A Q&A with James DeBord, President of Schreiber Center for Pediatric Development

Fig sat down with Schreiber’s President, James DeBord, for a special Q&A to hear more on what makes Schreiber a special part of this community.

James DeBord, President

Schreiber Center for Pediatric Development is providing critical care for the 4,000 kids that come through their doors and are visited in their homes each year. Founded by and now named for a woman of revolutionary thinking, Schreiber has been a place for hope and healing for 86 years.

Fig sat down with Schreiber’s President, James DeBord, for a special Q&A to hear more on what makes Schreiber a special part of this community.

Fig: Can you tell me a little of that 86-year history? How Schreiber got here?
DeBord: Edna Schreiber founded the place in 1936—she was an amazing lady. I tell people all the time, ‘If you are looking for a strong and accomplished woman to be a role model, look to Edna,’ especially at a time when there weren’t many agencies being run by women. She did everything. She was the head administrator. She was the lone therapist. She was the admin assistant to herself. She did all PR, all fundraising.

[When it started], we were primarily a facility that provided services for children and adults who had acquired polio as a response to the polio epidemic. The agency grew over time and moved from Lancaster to East Hempfield in 1981. Eventually we became affiliated nationally with Easter Seals, and then in the early 90s, this agency was so strong and capable of being completely independent. We decided to disaffiliate and focus exclusively on pediatrics.

For a long time, we were Schreiber Pediatric Rehab Center of Lancaster County. Then four years ago, we rebranded. One of our board members said to me, ‘You know, I really see this place as a place where kids are developing to be their best selves.’ The staff said this too, and ultimately from that, we settled on the Schreiber Center for Pediatric Development.

Fig: What brought you to Schreiber and what keeps you passionate about the work 10 years later?
DeBord: I volunteered on my own 20+ years ago and was really impressed by the work going on here. I had worked many years in both for-profits and nonprofits, and I worked in the public policy sector. I was at a point in my life where I wanted to move back to the area, and a couple of people I know reached out to see if I’d be interested when the prior President retired. From what I saw through volunteering and the impact it had on children and families I knew, it just seemed like fate that it would be something for me to do in my own community. I will say, of all the things I’ve gotten to do in my life, this has by far been the most rewarding.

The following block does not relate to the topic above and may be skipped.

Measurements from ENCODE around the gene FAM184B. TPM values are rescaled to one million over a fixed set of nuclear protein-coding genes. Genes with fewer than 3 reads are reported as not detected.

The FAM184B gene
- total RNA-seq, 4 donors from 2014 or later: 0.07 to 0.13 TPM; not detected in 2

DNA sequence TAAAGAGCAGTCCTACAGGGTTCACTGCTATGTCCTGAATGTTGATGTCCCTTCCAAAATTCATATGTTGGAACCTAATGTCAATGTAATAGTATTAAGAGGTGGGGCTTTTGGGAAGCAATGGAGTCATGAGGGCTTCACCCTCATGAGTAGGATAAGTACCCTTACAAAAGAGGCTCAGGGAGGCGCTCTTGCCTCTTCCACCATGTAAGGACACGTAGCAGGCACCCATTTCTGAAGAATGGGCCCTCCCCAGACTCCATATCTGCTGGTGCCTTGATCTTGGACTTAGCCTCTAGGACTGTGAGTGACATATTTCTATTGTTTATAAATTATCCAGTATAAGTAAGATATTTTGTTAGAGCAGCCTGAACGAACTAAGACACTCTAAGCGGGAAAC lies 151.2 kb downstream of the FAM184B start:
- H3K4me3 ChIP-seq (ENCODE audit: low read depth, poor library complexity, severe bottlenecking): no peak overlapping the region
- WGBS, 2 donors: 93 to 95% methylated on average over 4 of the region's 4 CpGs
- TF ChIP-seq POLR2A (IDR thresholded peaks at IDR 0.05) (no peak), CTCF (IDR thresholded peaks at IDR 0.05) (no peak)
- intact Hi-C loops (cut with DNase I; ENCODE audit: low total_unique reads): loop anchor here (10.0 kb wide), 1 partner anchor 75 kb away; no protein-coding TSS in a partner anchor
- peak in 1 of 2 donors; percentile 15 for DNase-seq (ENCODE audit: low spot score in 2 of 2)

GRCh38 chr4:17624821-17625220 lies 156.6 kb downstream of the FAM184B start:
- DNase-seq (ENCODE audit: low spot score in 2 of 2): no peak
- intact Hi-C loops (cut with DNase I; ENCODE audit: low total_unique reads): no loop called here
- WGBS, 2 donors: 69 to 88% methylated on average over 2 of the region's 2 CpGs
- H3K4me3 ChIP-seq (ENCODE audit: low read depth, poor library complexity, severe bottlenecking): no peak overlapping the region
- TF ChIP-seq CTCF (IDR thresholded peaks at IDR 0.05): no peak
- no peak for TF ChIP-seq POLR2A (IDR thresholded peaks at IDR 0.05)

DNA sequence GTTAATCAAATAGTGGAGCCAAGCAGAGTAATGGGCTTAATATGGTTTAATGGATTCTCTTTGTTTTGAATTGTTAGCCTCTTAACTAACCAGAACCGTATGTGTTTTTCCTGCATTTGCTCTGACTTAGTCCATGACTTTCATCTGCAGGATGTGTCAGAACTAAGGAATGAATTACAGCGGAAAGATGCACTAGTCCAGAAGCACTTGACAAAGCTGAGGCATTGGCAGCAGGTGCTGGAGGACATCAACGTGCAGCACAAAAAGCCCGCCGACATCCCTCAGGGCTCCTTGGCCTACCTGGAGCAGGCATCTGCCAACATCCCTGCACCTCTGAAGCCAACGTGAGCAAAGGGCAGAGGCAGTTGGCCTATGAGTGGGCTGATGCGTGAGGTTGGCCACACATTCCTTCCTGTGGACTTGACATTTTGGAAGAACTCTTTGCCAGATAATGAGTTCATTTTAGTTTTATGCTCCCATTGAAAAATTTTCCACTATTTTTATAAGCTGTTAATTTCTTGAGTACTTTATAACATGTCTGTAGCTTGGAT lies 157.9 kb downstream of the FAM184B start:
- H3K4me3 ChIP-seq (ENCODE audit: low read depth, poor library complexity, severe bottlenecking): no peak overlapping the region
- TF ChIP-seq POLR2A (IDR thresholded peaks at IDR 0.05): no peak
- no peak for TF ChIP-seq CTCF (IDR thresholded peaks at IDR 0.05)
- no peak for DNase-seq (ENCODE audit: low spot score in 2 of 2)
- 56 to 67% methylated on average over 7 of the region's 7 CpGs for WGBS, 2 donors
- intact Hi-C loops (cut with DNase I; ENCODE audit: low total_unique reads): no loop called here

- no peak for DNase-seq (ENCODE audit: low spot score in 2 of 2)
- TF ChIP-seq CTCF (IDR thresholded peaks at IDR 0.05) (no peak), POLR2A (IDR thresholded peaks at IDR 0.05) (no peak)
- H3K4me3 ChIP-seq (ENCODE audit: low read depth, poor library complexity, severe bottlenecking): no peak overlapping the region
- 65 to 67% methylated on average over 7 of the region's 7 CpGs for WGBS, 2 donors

In 86 years, has every child overcome their disability or the acquired injury that caused them to come here? Absolutely not. But you could fill many, many stadiums with the kids whose parents were told your child will never walk, will never speak, will never hold your hand. And now they do because of the work of a therapist here.

Fig: What do you want the community to know about Schreiber?
DeBord: Schreiber is not only the largest provider of outpatient pediatric therapy here in Lancaster County and in central Pennsylvania, but also one of the largest in the state of Pennsylvania and probably truly one of the largest independent providers in the country. These facilities don’t exist many places, and without the community’s support, we truly wouldn’t be here. Our goal is to give each kid the best quality of life. We’ve hired more and more therapists, and we’ve converted every former storage closet, meeting room, larger lunchroom into treatment space to be able to see more kids.

We need people to know that we welcome them to be involved. There’s any number of opportunities for people to give back through their time and talents as well as financial support. The best part of our work is when children overcome their diagnosis. The second-best part is seeing what it brings out in people when they see what happens here.

Schreiber Center for Pediatric Development provides outpatient and in-home pediatric therapy services, including occupational, physical, and speech-language therapy as well as behavioral health, for children birth to age 21. They also offer high-quality early education preschool and childcare services, recreation programs, summer camps, and specialized classes for parents. At Schreiber, they see every child’s unique capabilities and help them achieve their fullest potential. Learn more at schreiberpediatric.org.

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